Soap-Opera Intrigue in The Housemaid Remake
Fifty years after Kim Ki-youngs postwar hothouse original, Im Sang-soo attempts a sleek, breathless update to the tale of a household riven by a sexy domestic. This time around, instead of a family-man music teacher getting ensnared, a bored, feckless maid (Jeon Do-yeon) is seduced by a rich scion and chewed up by the conniving women in his orbit. Im pushes the heat and danger of the affair, especially in one pulse-quickening encounter that fills the screen with the pairs flush skin. But despite eccentric touches, like a handheld street-shot overture and Grand Guignol Omen references, theres little difference between this story and soap-opera intrigue. Im at first seems set to skate on the edge of campdisplaying the pulpy zeal that made his true-life assassination story, The Presidents Last Bang, a shocking black comedybut then lets the tension evaporate. Within these limitations, Jeon (a Cannes winner in 2007 for Secret Sunshine) portrays a bad-life-decisionmaker sympathetically (opposite Kim veteran Yun Yeo-jong as the flintily skeptical, older head servant), and the inevitable comparisons between Im and Kim, and Korea then and now, are of historical and stylistic interest. But Im falls short of achieving the éclat of his predecessors oddityand the hectically surreal finale feels like the work of a director who wanted to end with another bang but wasnt sure how.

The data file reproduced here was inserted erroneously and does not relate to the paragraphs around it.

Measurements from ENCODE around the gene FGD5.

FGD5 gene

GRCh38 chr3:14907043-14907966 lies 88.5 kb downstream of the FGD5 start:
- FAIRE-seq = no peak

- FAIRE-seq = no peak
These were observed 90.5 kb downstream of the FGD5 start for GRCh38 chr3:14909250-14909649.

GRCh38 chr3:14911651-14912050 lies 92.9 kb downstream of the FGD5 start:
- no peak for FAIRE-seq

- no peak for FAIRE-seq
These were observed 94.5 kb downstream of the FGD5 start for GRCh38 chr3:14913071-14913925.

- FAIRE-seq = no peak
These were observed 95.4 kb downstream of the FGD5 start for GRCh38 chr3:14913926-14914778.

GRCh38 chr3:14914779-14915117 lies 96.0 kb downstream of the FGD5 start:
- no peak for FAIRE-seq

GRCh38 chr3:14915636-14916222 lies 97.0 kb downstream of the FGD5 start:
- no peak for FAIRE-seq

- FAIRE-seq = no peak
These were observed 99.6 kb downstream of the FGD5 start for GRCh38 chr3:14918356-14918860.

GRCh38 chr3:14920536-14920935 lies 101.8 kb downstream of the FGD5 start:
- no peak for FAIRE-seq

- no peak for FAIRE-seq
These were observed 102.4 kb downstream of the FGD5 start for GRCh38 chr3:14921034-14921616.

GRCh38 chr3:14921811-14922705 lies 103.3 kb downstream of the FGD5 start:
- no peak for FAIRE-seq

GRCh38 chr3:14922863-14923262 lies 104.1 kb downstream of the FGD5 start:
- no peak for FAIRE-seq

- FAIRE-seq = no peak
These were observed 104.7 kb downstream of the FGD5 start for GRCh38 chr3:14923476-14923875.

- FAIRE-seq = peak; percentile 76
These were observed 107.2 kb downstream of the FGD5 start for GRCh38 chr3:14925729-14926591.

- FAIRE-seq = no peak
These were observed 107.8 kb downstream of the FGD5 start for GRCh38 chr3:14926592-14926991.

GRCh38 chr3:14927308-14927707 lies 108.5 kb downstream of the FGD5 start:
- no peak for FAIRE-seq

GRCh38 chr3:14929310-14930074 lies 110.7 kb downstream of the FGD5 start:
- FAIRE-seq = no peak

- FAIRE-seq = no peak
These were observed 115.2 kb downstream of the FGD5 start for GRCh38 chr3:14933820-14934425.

Get the Film & TV Newsletter
Stay up to date on the best new movies with our critics' latest reviews, interviews and trailers for the films coming to a theater near you each week.